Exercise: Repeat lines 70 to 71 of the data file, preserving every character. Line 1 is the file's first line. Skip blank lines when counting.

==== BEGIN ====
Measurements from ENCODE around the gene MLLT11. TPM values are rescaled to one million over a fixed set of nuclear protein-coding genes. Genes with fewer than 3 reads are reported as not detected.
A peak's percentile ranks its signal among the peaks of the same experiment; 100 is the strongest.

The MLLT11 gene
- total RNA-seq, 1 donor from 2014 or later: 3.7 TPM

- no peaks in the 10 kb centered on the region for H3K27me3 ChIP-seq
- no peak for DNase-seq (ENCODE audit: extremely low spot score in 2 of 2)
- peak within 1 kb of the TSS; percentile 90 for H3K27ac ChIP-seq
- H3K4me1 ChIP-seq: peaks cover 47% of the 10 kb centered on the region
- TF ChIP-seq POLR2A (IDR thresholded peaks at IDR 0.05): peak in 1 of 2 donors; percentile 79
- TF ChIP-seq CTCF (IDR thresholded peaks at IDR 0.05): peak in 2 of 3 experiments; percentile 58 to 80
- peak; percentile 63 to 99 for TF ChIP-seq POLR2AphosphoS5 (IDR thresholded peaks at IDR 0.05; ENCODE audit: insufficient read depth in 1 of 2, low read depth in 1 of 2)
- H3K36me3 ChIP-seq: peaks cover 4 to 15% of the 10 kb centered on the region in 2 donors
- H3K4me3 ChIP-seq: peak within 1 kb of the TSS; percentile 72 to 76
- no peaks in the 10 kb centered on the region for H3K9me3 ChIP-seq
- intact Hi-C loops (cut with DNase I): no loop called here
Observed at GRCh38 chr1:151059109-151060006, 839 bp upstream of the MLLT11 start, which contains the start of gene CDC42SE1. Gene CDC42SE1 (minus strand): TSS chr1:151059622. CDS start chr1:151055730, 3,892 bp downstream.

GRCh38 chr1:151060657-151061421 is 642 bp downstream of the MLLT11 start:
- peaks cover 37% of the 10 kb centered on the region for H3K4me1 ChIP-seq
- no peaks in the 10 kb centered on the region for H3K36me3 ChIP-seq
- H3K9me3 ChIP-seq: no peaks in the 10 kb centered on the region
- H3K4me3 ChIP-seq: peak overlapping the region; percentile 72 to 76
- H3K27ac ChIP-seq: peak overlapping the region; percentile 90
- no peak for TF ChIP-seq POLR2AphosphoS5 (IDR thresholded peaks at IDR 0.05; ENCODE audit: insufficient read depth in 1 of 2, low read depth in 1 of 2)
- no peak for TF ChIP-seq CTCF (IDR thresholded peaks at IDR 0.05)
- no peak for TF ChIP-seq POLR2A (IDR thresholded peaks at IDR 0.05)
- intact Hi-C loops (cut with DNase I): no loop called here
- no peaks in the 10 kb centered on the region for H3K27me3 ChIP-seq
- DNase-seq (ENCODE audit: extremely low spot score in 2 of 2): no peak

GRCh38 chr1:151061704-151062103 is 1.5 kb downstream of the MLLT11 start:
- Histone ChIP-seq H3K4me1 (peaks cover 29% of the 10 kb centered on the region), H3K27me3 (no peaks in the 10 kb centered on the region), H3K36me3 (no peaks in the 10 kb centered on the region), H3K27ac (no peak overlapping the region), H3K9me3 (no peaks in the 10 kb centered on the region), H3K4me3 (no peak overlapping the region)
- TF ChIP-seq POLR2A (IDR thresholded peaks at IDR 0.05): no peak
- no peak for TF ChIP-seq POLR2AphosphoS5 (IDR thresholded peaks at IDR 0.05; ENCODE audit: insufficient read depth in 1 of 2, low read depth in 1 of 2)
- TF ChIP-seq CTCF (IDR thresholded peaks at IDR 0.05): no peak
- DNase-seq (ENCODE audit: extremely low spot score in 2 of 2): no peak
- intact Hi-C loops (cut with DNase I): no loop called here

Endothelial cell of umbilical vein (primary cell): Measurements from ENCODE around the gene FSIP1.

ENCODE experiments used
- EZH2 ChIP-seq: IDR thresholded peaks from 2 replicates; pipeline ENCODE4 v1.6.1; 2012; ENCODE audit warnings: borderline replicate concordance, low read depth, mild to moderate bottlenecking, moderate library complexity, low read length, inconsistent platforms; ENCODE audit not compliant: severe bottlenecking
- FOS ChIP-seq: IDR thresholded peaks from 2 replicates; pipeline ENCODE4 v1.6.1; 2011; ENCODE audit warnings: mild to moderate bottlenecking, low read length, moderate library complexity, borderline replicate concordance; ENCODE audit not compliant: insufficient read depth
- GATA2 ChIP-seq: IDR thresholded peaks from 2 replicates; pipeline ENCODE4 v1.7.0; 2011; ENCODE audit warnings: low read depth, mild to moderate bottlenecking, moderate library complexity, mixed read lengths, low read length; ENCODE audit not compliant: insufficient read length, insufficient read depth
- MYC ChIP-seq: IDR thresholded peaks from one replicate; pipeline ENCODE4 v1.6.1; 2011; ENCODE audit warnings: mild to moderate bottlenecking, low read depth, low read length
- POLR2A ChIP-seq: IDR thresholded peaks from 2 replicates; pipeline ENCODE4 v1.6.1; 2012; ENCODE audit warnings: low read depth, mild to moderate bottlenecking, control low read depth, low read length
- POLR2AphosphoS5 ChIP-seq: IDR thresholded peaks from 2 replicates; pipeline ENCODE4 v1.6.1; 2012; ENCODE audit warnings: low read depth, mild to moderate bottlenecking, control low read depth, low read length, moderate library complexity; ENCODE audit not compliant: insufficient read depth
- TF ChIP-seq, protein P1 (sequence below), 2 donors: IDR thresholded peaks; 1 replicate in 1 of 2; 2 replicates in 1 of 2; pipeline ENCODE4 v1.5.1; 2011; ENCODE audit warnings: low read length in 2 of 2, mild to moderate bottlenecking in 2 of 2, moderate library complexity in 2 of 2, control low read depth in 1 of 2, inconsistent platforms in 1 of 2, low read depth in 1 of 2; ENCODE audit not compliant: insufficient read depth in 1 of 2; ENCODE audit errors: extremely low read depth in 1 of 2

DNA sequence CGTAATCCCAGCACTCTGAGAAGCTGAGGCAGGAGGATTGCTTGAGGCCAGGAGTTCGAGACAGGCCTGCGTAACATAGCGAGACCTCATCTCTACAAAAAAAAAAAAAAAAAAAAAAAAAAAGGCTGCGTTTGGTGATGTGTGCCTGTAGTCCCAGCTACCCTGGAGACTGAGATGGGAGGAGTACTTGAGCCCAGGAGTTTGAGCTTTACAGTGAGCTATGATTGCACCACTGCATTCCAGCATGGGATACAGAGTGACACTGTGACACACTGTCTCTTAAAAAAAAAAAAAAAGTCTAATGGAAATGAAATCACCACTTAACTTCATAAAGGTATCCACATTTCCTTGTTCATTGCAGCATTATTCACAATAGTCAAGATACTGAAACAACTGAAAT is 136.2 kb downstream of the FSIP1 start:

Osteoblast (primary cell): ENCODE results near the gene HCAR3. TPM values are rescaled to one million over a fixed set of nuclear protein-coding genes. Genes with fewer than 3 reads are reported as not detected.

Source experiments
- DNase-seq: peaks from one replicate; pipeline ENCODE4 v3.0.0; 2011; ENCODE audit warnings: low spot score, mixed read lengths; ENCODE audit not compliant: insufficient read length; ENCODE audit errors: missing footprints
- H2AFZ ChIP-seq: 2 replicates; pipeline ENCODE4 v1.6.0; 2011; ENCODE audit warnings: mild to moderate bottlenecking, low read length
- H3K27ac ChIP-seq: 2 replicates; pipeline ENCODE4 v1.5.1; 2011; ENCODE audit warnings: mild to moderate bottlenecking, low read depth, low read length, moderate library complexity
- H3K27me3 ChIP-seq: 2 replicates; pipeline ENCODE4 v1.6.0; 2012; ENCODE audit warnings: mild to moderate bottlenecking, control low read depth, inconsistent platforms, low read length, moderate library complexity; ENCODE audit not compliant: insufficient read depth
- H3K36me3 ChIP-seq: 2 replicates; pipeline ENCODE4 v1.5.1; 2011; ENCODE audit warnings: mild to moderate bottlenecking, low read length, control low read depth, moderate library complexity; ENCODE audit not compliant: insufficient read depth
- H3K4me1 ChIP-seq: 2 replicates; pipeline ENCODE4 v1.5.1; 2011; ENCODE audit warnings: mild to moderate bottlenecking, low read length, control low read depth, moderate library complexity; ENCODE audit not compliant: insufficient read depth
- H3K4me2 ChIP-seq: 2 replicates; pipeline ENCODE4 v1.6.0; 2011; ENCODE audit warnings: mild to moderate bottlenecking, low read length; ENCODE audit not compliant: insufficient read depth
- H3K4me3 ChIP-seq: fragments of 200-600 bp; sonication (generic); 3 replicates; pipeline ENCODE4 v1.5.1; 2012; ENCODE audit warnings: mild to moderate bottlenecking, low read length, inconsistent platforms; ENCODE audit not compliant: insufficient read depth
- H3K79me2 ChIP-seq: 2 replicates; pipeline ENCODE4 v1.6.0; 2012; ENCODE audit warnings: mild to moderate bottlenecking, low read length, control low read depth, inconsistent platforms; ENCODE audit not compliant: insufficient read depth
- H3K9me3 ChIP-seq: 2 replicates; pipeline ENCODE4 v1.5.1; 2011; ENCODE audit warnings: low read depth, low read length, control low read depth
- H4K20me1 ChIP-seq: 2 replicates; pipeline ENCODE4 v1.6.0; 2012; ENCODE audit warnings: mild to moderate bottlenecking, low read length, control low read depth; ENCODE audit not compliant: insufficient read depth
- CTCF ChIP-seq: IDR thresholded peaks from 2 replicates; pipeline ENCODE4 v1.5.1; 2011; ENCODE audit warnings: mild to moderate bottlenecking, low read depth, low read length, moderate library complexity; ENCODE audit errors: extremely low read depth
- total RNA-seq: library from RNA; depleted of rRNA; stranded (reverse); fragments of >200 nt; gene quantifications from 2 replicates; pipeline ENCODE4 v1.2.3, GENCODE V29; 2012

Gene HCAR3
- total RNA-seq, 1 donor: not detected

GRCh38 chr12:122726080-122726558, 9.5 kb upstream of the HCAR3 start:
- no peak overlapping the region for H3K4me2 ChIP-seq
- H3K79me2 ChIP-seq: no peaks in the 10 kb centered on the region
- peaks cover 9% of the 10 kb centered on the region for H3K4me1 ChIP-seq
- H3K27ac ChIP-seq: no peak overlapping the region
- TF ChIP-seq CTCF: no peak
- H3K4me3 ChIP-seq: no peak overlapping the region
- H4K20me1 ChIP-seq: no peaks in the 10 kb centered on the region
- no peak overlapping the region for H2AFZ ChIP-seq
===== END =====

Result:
- H4K20me1 ChIP-seq: no peaks in the 10 kb centered on the region
- no peak overlapping the region for H2AFZ ChIP-seq